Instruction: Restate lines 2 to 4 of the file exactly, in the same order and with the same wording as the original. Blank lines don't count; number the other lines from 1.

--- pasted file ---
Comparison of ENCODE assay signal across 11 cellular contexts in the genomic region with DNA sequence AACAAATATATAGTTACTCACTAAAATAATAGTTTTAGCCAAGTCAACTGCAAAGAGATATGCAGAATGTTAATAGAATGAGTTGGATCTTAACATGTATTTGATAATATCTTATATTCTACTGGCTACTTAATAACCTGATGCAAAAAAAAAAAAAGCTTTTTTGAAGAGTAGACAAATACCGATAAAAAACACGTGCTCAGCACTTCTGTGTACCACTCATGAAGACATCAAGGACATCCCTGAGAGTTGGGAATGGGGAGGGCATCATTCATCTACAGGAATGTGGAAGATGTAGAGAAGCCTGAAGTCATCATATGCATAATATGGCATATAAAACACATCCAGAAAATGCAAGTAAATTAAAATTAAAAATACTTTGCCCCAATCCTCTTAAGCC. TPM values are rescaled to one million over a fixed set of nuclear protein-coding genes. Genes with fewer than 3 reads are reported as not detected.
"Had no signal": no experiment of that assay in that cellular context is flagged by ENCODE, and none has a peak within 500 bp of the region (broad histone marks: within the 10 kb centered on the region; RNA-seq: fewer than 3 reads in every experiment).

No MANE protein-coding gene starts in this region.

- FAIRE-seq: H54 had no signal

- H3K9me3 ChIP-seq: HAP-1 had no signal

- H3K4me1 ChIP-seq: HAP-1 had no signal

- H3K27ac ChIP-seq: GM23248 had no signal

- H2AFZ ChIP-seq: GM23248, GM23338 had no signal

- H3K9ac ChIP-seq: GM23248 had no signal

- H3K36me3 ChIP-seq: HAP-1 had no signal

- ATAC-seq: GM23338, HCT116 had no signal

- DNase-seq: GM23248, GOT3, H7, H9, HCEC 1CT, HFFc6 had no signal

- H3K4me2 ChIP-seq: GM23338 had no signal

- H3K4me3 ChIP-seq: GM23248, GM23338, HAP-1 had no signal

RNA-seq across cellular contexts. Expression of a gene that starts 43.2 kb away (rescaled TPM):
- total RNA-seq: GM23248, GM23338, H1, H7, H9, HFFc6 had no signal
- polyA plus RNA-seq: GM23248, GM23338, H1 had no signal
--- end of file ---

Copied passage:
"Had no signal": no experiment of that assay in that cellular context is flagged by ENCODE, and none has a peak within 500 bp of the region (broad histone marks: within the 10 kb centered on the region; RNA-seq: fewer than 3 reads in every experiment).

No MANE protein-coding gene starts in this region.

- FAIRE-seq: H54 had no signal